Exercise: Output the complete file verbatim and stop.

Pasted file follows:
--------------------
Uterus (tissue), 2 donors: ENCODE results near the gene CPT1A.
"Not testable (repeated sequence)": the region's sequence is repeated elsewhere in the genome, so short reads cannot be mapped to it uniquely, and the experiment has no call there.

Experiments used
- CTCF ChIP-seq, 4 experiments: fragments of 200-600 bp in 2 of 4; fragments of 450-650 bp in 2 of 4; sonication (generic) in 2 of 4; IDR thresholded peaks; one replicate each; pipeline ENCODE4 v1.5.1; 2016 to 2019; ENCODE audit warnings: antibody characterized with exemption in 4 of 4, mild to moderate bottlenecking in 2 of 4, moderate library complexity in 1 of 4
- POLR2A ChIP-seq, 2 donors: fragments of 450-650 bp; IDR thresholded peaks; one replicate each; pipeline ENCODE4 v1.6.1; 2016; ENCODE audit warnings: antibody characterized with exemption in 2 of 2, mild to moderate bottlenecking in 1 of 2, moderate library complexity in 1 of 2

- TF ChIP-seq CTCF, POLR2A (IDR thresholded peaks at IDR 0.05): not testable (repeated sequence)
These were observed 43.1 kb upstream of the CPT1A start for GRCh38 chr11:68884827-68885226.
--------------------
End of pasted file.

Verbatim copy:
Uterus (tissue), 2 donors: ENCODE results near the gene CPT1A.
"Not testable (repeated sequence)": the region's sequence is repeated elsewhere in the genome, so short reads cannot be mapped to it uniquely, and the experiment has no call there.

Experiments used
- CTCF ChIP-seq, 4 experiments: fragments of 200-600 bp in 2 of 4; fragments of 450-650 bp in 2 of 4; sonication (generic) in 2 of 4; IDR thresholded peaks; one replicate each; pipeline ENCODE4 v1.5.1; 2016 to 2019; ENCODE audit warnings: antibody characterized with exemption in 4 of 4, mild to moderate bottlenecking in 2 of 4, moderate library complexity in 1 of 4
- POLR2A ChIP-seq, 2 donors: fragments of 450-650 bp; IDR thresholded peaks; one replicate each; pipeline ENCODE4 v1.6.1; 2016; ENCODE audit warnings: antibody characterized with exemption in 2 of 2, mild to moderate bottlenecking in 1 of 2, moderate library complexity in 1 of 2

- TF ChIP-seq CTCF, POLR2A (IDR thresholded peaks at IDR 0.05): not testable (repeated sequence)
These were observed 43.1 kb upstream of the CPT1A start for GRCh38 chr11:68884827-68885226.